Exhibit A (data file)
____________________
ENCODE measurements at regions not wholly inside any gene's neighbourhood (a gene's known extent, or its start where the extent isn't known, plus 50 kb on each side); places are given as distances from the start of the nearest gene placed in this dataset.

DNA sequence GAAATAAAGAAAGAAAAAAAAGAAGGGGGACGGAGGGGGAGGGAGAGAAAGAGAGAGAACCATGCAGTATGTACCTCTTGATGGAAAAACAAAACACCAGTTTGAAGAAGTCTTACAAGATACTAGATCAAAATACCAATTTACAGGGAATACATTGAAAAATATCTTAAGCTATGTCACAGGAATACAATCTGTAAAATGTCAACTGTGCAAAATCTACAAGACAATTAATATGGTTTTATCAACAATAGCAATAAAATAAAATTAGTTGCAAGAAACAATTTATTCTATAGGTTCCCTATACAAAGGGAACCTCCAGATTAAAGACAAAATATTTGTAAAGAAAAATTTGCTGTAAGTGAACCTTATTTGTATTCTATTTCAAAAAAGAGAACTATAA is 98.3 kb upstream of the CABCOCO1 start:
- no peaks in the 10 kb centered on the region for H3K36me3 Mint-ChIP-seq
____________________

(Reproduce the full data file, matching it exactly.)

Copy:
ENCODE measurements at regions not wholly inside any gene's neighbourhood (a gene's known extent, or its start where the extent isn't known, plus 50 kb on each side); places are given as distances from the start of the nearest gene placed in this dataset.

DNA sequence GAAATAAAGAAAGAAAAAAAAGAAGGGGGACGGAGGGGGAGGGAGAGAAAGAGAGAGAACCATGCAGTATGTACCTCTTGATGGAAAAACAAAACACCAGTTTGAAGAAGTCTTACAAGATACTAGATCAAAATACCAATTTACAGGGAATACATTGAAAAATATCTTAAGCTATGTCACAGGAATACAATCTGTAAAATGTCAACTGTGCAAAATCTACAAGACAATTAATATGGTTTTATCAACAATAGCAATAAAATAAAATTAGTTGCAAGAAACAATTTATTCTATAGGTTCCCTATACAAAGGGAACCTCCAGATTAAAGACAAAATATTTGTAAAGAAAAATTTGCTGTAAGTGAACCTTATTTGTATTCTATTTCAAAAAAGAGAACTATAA is 98.3 kb upstream of the CABCOCO1 start:
- no peaks in the 10 kb centered on the region for H3K36me3 Mint-ChIP-seq